Bayou La Batre, Alabama – For generations, the seafood industry in and around Bayou La Batre has pleased both paychecks and palates.
“We’ve always said a man starves to death in the bayou only if he doesn’t have a cast net,” said Avery Bates, vice president for the Organized Seafood Association of Alabama.
Bates, a fifth-generation oysterman, can talk for hours about how anything related to his city or his coast. That’s understandable if you have his breadth of experience with the waters of the Gulf.
“From generation to generation, our family has just depended on the bounty of the sea,” he said. “It’s a wonderful thing to be born in the areas that you have a little of both: You can have a little country and a little water bounty. Just think if my grandfather and them had not moved here from Yorkshire, England, many generations ago, I might be eating mutton now.”
When fall rolls around, oyster stuffing is a special recipe that rises to the top of many people’s minds. But there’s another that Bates is especially fond of: chicken and oyster gumbo.
Chicken and oyster gumbo is a mainstay for him and many others. And just as recipes have their own seasoning, there’s often a dash of jokes to go along with it. A while back, Bates said an old-timer tried to tell him how to make it, explaining how important it was to use a little black hen.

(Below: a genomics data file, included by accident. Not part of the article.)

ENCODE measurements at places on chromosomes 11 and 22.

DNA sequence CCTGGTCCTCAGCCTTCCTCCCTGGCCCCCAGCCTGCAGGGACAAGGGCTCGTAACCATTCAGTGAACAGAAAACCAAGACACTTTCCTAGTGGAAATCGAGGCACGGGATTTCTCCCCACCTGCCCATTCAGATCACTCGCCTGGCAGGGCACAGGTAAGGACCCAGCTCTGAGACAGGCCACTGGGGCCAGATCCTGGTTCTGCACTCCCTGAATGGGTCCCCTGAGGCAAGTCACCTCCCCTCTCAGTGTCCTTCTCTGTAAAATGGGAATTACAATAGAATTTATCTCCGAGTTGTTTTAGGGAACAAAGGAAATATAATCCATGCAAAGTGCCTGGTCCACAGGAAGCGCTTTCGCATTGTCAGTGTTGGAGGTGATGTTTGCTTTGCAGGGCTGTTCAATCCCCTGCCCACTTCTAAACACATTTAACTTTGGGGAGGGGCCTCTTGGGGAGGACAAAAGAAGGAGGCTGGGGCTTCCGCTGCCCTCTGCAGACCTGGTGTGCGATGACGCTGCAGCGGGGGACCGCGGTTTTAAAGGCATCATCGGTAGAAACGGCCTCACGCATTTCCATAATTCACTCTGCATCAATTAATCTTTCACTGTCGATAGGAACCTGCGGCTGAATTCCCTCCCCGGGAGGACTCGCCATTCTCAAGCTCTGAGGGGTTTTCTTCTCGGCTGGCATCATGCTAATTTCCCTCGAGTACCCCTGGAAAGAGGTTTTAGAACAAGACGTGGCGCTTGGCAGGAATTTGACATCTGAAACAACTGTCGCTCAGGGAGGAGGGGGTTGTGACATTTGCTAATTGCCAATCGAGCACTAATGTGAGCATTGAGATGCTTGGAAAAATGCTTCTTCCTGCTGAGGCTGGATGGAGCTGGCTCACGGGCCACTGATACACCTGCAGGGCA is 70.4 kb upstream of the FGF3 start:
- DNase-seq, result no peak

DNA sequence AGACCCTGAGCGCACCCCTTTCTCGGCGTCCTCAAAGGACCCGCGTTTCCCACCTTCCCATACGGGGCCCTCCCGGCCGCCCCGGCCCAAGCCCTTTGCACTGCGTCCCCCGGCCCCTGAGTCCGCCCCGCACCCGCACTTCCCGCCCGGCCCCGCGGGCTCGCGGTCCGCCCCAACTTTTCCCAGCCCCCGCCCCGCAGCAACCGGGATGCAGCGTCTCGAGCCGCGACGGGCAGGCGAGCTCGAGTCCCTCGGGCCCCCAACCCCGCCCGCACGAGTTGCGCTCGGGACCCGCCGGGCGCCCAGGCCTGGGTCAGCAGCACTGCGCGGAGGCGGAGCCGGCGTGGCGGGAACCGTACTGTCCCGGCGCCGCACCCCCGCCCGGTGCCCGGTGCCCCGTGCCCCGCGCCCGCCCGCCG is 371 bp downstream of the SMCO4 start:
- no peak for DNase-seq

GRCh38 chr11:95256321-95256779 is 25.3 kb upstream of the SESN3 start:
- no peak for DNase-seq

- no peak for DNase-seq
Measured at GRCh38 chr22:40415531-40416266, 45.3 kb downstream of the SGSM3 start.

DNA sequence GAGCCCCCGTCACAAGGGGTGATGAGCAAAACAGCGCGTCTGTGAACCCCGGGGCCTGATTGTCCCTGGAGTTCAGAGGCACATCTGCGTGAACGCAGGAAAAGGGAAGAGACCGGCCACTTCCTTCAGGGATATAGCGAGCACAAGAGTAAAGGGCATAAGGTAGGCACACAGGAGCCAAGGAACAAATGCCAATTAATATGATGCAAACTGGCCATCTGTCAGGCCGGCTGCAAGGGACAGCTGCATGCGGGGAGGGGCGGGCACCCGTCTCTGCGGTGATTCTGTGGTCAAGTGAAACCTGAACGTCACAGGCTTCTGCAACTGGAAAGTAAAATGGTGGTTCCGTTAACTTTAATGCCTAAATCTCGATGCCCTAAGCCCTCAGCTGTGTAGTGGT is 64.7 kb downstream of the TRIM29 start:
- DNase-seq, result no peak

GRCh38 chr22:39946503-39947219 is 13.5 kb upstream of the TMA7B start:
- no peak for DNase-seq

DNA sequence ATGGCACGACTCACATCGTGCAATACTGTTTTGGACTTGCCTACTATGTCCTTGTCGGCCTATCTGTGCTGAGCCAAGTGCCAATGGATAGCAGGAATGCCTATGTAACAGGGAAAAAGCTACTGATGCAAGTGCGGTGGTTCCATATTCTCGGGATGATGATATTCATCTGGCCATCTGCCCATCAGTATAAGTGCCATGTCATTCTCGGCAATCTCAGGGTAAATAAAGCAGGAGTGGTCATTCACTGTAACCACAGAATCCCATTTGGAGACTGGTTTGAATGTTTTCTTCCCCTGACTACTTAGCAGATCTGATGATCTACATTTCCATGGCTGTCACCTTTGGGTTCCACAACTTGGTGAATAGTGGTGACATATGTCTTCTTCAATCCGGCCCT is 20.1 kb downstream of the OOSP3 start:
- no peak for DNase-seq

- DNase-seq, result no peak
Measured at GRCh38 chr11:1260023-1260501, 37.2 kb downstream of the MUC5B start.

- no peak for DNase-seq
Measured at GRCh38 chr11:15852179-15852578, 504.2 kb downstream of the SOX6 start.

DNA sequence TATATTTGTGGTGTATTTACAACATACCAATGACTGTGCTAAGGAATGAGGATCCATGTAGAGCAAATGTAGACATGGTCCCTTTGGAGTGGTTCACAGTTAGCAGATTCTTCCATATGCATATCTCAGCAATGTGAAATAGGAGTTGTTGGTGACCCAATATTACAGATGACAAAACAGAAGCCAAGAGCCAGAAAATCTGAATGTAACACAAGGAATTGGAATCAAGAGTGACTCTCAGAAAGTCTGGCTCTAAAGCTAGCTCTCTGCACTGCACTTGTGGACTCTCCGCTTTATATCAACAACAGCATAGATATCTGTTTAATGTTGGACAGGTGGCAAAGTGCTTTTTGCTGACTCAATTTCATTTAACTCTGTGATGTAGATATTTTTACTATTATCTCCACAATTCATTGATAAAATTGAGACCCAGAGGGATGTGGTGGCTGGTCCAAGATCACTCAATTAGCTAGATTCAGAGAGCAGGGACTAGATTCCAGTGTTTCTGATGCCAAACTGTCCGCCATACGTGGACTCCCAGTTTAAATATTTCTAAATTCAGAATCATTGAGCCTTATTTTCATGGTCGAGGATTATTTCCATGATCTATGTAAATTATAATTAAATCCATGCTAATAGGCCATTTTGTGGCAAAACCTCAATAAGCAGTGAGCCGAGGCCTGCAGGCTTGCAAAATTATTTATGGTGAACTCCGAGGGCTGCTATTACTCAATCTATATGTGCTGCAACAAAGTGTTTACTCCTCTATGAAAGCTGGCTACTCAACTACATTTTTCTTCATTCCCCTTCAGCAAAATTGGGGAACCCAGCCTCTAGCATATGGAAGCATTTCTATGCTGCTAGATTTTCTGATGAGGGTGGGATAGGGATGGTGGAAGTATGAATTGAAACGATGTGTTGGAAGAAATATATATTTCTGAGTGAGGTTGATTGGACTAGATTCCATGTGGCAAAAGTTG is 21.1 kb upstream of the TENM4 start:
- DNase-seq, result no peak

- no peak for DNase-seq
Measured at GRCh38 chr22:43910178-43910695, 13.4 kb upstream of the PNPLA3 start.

“I looked at him and said, ‘Black hen? I know what you’re doing–You’re twisting my leg,’” Bates said. “It doesn’t make a difference what color the chicken is!”
A recent trending fish has been smoked mullet, Bates said. There are a number of woods to smoke a fish. But according to Bates’ grandfather, all you have to do is use any wood with a nut: hickory, pecan, or Bates’ favorite, Miracle Bush.
As the diversity of the population has shifted along the Gulf Coast, so has the creativity of the recipes. Now that there is an influential number of Asians in Bayou La Batre’s fishing community, Bates says a number of Vietnamese recipes have grown more popular.
“Some of these shrimp egg rolls are out of this world,” he said.
The same is true of residents of northern states coming down to escape the cold. Bates said he didn’t know if “snowbirds” would like fish stew, but after trying it, they asked for more.
As for the trendy Turducken – a Cajun dish with a deboned turkey stuffed with a chicken stuffed with a duck – Bates says it was “alright.” However, he prefers the more traditional route.
“We’re surprised with some of the things people have come up with over the years.”
To find Gulf seafood recipes from our community for your holiday table, visit our recipe section and learn how to make your own Herbed Gulf Oyster Stuffing.